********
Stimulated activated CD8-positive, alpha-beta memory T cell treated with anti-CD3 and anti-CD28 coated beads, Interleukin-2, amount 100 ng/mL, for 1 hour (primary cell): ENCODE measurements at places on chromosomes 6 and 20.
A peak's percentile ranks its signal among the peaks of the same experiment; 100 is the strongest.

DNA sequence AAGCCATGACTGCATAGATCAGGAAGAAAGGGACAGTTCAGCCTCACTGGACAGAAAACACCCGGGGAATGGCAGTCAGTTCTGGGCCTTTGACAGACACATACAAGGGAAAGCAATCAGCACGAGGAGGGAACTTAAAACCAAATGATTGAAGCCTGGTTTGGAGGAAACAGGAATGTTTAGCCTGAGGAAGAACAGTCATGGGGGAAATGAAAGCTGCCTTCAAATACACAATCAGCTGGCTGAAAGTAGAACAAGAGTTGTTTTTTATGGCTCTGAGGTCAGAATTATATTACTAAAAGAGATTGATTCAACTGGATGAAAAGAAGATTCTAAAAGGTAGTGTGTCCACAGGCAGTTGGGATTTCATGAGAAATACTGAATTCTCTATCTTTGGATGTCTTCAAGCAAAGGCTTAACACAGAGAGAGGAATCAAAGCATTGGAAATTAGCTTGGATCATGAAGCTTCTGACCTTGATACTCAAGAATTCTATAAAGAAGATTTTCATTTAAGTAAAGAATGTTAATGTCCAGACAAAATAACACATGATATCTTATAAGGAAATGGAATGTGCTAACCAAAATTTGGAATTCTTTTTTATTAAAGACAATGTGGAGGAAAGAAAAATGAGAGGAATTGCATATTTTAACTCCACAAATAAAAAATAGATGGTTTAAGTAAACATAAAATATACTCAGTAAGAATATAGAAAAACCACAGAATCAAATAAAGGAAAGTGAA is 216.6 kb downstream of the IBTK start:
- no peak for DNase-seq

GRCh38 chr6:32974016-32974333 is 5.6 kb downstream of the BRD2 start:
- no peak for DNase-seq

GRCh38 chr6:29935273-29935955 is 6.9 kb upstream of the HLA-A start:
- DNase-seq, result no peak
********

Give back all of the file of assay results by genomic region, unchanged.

Stimulated activated CD8-positive, alpha-beta memory T cell treated with anti-CD3 and anti-CD28 coated beads, Interleukin-2, amount 100 ng/mL, for 1 hour (primary cell): ENCODE measurements at places on chromosomes 6 and 20.
A peak's percentile ranks its signal among the peaks of the same experiment; 100 is the strongest.

DNA sequence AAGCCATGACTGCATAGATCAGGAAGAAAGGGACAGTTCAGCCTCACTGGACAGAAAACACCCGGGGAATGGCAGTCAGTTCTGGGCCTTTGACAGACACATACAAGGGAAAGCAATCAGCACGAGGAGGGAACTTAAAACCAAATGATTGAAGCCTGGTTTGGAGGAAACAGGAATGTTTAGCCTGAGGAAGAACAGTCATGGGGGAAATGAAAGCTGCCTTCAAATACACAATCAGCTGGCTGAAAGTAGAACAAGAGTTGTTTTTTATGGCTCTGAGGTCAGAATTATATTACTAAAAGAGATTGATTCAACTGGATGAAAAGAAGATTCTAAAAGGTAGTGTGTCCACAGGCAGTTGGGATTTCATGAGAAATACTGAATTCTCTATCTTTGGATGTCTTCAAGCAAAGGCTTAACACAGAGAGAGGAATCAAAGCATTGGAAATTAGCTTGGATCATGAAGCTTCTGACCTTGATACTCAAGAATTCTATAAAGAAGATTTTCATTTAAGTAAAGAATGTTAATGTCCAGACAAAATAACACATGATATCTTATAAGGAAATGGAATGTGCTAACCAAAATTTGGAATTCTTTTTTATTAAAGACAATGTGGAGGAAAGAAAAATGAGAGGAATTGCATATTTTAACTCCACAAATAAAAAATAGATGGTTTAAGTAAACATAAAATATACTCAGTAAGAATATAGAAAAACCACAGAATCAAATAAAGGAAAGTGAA is 216.6 kb downstream of the IBTK start:
- no peak for DNase-seq

GRCh38 chr6:32974016-32974333 is 5.6 kb downstream of the BRD2 start:
- no peak for DNase-seq

GRCh38 chr6:29935273-29935955 is 6.9 kb upstream of the HLA-A start:
- DNase-seq, result no peak